I didn’t do much more than hang out with these folks this summer. Now it is September 7th, and these folks are all in school, on their second day, which is much less exciting than a first day, for reasons we all understand. Never before have I felt so lonely in the house at this time of year. Maybe it’s because I was able to work effectively this summer even while the kids were home, so I don’t feel the same need to protect to my own space and quiet. Or maybe it’s because I need to develop some other social outlets. Our family was a remarkably self-sufficient unit this summer. It’s hard to get lonely or bored when potential companions and playmates can be found in the room next door.
I write the best blog posts while I’m hanging out laundry. They’ve vanished by the time I sit down here.
During our time at the cottage (five days of bliss), we brought little food, as we had been instructed to eat down the cupboards and freezer; we were the final guests this summer. This made meal planning a peculiarly satisfying challenge. The kids wanted to do the same thing here at home, so on Monday I did an inventory of our cupboards, freezers, pantry, and fridge that was astonishing and enlightening, and a little bit shaming. We are storing a lot of food that we’ve essentially forgotten exists. Yesterday, I took on the challenge and made a taboulleh salad out of quinoa, farro, kamut, all found, uncooked, in our fridge or freezer, chickpeas from the cupboard, a lemon and a half from the fridge, and olive oil. (I also bought parsley, cilantro, red onion, tomatoes and feta, so it wasn’t all from our supplies.) Two of four children were unhappy with the salad, but one of those two ate it anyway. “Does anyone actually like this?” said dissenting child # 1, and when everyone else said yes they did actually, dissenting child # 2 stayed silent and spooned the offending grains into his mouth while managing to look both angelic and patiently tormented.
I like the idea of the cupboard challenge, but in practice it requires someone (i.e. me) to do a lot of planning and cooking from scratch. It is a challenge that will be challenged by our fall schedule. And by any non-domestic ambitions I may hold.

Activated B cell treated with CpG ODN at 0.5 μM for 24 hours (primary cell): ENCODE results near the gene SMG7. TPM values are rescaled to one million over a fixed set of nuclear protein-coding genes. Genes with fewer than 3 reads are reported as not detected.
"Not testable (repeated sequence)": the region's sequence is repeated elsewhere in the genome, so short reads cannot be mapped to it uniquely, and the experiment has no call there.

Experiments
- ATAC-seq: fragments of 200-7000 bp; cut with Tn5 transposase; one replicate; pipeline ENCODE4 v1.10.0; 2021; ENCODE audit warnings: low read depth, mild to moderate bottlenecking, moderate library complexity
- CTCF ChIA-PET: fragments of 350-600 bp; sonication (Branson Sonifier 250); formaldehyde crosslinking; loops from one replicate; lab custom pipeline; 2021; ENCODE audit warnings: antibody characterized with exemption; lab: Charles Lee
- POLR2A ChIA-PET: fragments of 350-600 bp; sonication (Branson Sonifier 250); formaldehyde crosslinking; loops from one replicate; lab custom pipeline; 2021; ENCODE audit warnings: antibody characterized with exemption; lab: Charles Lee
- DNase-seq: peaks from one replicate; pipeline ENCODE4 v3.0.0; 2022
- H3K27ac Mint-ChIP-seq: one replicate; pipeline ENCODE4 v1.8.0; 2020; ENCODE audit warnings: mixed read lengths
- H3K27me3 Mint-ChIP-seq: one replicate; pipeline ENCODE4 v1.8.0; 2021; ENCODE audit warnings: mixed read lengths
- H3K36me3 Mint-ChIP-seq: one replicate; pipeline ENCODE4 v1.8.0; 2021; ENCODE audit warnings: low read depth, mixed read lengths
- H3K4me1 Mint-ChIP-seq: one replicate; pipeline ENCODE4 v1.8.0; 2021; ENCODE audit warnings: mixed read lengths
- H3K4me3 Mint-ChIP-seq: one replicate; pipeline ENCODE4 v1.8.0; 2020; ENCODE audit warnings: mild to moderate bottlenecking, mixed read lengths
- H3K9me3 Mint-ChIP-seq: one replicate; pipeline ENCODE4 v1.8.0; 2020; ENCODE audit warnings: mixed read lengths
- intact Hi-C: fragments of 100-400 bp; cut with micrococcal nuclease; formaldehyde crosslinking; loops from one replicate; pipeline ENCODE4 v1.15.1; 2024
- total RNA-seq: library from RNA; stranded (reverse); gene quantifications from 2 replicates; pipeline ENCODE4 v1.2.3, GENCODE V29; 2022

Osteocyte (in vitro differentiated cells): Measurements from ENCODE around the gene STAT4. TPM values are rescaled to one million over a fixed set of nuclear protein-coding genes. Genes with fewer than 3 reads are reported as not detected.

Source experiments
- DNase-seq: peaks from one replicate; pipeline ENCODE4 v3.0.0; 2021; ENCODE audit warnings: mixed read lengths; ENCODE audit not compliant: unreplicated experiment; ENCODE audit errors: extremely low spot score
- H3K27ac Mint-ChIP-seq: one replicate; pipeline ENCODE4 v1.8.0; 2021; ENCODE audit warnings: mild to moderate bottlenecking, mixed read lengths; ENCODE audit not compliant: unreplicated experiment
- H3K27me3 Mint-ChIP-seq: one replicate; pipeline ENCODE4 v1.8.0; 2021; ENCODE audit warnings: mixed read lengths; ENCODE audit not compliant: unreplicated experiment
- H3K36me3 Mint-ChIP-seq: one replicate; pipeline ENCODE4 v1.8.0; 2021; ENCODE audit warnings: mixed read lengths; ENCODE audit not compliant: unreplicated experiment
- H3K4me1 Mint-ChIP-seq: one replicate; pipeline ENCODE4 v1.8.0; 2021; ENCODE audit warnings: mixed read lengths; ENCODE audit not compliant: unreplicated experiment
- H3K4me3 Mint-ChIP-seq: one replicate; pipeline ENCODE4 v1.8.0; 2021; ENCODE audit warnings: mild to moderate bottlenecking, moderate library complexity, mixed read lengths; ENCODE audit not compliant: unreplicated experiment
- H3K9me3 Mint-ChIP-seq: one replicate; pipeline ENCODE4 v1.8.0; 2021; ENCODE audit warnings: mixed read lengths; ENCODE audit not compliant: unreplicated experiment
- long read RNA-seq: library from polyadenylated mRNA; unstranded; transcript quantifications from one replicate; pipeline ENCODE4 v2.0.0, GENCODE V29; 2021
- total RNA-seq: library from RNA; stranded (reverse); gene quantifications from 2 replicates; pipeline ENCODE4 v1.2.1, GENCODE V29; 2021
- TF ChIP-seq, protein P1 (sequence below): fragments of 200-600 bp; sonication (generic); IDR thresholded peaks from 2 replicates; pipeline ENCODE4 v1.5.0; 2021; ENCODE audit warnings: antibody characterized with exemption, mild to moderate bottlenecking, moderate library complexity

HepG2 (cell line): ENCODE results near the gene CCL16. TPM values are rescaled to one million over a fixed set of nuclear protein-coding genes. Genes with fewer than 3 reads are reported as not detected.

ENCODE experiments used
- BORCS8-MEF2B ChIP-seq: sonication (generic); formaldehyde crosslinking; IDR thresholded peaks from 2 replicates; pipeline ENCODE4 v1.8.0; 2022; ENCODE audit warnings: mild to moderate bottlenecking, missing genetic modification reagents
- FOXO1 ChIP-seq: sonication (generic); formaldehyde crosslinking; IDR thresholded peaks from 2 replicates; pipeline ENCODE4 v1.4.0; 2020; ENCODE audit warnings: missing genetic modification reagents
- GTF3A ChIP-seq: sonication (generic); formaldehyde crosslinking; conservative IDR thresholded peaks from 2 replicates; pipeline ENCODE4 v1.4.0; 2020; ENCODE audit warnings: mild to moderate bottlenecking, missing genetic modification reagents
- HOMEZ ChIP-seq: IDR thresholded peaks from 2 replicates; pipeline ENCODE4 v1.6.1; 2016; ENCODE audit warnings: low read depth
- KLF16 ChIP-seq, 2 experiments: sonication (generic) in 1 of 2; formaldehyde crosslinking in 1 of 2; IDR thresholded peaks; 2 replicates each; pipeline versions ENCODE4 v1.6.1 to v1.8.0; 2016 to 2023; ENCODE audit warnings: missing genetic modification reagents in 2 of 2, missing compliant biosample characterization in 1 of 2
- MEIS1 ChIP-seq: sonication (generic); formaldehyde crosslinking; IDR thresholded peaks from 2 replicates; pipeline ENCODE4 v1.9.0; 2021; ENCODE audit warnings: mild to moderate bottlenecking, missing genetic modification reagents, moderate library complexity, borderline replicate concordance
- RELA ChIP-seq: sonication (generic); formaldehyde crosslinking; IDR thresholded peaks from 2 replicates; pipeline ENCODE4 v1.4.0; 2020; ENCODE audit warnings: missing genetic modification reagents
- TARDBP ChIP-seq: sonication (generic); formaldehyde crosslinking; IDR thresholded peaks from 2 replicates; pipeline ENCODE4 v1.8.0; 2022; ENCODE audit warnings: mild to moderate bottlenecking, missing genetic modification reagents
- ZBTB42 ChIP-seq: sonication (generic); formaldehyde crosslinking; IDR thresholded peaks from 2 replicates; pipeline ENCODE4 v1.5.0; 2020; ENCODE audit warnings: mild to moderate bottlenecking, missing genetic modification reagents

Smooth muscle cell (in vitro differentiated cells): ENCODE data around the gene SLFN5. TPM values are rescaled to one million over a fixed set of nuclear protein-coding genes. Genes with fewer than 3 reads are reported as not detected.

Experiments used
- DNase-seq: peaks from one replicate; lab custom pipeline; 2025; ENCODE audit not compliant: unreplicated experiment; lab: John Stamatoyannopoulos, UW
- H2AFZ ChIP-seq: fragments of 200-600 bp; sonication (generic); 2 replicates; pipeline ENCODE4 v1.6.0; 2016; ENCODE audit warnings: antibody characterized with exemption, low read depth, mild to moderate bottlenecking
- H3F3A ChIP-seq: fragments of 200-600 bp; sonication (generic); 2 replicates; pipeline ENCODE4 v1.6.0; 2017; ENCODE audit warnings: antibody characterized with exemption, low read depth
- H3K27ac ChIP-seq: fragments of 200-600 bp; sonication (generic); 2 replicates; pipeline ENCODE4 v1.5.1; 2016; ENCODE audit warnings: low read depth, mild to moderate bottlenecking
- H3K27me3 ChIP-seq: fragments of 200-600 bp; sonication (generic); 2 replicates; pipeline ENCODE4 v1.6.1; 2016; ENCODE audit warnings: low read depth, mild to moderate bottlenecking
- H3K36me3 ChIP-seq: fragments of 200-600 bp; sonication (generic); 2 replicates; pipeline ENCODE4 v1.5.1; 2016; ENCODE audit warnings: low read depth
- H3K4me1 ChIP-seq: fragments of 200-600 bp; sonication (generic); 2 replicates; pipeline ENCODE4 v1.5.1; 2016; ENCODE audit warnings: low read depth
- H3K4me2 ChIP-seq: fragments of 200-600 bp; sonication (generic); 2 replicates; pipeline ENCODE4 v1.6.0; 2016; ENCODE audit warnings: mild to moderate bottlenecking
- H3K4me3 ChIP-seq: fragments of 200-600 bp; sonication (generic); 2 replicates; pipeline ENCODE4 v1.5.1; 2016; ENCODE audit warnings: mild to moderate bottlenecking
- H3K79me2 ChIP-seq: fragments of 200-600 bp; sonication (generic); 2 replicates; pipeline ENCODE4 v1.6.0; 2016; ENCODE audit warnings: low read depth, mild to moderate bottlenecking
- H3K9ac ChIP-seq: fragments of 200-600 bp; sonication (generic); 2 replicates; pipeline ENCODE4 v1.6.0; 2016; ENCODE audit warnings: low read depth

What are my non-domestic ambitions? I feel strangely removed from whatever it was I intended to do with my life. When a friend asked, on our morning run together, What are you looking forward to now? I had no reply.
I have no reply. I’m just doing what’s before me (teaching, ferrying children, cooking challenges, possibly more soccer coaching, writing in some form or another), and I’ll do it to the best of my abilities. The good news is that I’m not not looking forward to anything either.
I’d forgotten how relaxed my mind had been all summer. It had so little extra to think about, to hold, to plan for, to juggle, to congregate onto a calendar. I mean, I appreciated that summer was wonderful and that my mind was relaxed. What I’d forgotten was how steep the decline in relaxation, in spaciousness, at this time of year. How does a person ever get anything done in this state? I seem dimly to recall the ability to parcel up time like the squares on a quilt, to do this and not that, or to do this while doing that. I dimly recall it, but I’m not looking forward to doing it; I guess that’s where I’m at on this the second day of the new school year.
This is what happens when the kids don’t have school and the parents lecture them sternly about taking initiative, while also banning them from the use of video gaming devices between the hours of 9AM – 4PM …
Introducing the Back Yard Olympics!
This is multi-day event, involving all six family members (dogs not included), with sports like Badminton Whack-It (pictured above), Racewalking, Tug-of-War, Header Wars, Basement Juggling, and today’s final event, Tricycle Time Trials. We’re just suiting up for the Tricycle Time Trials, and all I can say is, why don’t we take this one all the way around the block?
I’m back. We should definitely not, no never, take the Tricycle Time Trials all the way around the block. First of all, in tricycle terms, all the way around the block is basically a marathon. Second of all, refer to the photo evidence, below. Best kept to the back yard. xo, Carrie